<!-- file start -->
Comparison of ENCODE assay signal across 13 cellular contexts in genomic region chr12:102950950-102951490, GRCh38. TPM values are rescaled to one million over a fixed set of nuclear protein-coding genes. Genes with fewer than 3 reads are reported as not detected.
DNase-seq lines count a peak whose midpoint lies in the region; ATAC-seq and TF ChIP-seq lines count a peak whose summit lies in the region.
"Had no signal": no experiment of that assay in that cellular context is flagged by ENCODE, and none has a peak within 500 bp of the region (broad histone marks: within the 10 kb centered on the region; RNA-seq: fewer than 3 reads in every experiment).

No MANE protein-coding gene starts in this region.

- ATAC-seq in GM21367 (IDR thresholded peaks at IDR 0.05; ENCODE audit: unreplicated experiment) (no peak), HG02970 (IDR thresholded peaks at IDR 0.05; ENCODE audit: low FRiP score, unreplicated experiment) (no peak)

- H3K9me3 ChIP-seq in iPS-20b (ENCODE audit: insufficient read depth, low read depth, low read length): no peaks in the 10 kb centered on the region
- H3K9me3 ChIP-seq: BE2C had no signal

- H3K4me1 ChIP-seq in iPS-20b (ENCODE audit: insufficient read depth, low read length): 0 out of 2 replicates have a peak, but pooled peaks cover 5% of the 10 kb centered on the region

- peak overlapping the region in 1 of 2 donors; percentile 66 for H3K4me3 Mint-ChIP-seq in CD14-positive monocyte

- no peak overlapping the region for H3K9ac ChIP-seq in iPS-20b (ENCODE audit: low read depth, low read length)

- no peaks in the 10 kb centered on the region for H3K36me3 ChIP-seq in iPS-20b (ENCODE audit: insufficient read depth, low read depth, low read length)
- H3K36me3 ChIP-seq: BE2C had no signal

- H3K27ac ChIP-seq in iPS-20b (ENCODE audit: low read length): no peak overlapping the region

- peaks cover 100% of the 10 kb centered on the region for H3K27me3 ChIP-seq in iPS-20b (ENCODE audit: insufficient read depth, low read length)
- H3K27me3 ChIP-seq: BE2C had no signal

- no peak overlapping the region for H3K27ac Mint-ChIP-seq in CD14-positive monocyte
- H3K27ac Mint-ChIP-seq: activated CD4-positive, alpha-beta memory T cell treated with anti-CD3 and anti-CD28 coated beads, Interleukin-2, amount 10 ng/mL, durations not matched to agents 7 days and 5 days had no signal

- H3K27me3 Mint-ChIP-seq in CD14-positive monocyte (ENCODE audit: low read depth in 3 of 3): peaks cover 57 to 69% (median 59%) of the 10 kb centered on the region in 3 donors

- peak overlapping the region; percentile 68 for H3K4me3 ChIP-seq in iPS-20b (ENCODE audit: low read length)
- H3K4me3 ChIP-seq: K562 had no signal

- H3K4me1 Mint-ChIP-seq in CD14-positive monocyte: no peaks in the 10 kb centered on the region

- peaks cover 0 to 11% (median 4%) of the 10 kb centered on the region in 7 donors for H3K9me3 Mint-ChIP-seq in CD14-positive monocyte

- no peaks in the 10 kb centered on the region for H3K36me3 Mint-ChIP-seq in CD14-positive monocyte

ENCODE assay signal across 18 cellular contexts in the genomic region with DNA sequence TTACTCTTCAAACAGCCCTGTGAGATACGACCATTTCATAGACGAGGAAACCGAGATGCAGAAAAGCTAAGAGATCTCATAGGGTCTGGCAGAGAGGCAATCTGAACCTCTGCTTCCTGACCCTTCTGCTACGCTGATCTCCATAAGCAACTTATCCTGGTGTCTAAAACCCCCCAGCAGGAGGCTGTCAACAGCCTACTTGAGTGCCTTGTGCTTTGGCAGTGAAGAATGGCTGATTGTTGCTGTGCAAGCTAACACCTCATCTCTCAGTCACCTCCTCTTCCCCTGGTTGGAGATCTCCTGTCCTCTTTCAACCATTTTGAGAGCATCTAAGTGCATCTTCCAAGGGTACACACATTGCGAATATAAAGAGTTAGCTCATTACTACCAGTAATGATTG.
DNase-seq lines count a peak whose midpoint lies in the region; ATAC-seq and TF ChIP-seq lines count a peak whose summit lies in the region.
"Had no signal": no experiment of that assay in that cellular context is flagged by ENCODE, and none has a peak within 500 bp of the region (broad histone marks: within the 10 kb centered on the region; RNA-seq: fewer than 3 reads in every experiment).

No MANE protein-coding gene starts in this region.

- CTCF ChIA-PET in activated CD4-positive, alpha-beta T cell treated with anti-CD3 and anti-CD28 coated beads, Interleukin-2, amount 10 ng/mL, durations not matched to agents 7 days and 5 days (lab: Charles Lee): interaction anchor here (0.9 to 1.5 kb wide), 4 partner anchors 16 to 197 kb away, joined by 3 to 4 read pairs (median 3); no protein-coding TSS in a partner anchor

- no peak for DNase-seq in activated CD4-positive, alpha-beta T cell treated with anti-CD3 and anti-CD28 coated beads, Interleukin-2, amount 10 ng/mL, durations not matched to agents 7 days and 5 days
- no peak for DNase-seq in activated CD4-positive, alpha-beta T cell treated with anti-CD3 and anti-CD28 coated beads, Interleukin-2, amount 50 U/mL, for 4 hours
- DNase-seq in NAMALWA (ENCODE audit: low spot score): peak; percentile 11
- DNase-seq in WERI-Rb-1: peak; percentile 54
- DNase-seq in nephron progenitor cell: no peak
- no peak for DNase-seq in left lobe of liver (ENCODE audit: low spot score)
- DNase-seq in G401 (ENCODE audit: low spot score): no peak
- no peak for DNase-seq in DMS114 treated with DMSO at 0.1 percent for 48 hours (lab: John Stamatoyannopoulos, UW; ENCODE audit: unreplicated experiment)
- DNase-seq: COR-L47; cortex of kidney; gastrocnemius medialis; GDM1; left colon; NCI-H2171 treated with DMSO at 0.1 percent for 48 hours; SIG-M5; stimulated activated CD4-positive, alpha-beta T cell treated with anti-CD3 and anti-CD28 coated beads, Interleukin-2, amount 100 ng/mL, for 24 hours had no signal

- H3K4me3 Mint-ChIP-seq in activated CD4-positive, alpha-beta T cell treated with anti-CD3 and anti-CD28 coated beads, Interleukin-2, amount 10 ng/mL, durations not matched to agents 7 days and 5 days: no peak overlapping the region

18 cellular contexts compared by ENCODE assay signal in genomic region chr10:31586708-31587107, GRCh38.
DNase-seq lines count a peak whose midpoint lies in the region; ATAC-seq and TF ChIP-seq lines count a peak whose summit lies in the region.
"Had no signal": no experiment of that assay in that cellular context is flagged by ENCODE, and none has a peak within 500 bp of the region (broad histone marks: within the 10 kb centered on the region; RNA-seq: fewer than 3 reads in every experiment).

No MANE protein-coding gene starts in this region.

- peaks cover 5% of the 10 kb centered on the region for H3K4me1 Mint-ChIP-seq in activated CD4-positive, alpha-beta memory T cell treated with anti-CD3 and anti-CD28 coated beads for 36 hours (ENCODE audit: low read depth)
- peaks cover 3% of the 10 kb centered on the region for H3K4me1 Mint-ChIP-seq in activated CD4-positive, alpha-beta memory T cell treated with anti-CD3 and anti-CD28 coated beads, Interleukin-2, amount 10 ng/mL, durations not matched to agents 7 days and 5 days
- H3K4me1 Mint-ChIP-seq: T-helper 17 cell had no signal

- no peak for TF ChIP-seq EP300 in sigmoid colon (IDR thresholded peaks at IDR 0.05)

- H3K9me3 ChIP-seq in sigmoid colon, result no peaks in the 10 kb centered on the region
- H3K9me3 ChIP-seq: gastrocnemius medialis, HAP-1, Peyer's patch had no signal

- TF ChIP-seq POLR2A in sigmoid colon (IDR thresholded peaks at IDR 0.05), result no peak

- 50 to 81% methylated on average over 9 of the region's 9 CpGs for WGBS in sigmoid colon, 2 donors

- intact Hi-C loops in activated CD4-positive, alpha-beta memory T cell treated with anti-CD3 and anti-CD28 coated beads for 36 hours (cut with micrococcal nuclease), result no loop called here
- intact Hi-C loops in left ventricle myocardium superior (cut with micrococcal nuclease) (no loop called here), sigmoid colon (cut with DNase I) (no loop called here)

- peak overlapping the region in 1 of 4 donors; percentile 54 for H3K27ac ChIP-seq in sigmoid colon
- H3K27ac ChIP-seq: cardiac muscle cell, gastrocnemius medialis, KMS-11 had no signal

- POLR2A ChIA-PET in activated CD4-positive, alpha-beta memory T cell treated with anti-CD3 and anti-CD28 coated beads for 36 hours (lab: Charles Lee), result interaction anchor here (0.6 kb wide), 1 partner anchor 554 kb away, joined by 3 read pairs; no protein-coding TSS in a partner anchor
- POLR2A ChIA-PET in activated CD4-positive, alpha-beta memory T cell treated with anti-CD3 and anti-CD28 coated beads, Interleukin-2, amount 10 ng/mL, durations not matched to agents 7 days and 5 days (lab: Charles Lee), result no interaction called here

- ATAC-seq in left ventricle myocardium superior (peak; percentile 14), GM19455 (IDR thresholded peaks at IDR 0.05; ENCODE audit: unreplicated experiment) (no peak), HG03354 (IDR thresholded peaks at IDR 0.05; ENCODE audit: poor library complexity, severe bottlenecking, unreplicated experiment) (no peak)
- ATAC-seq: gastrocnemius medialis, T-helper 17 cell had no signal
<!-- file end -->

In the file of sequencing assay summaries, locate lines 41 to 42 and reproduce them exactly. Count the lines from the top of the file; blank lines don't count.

"Had no signal": no experiment of that assay in that cellular context is flagged by ENCODE, and none has a peak within 500 bp of the region (broad histone marks: within the 10 kb centered on the region; RNA-seq: fewer than 3 reads in every experiment).

No MANE protein-coding gene starts in this region.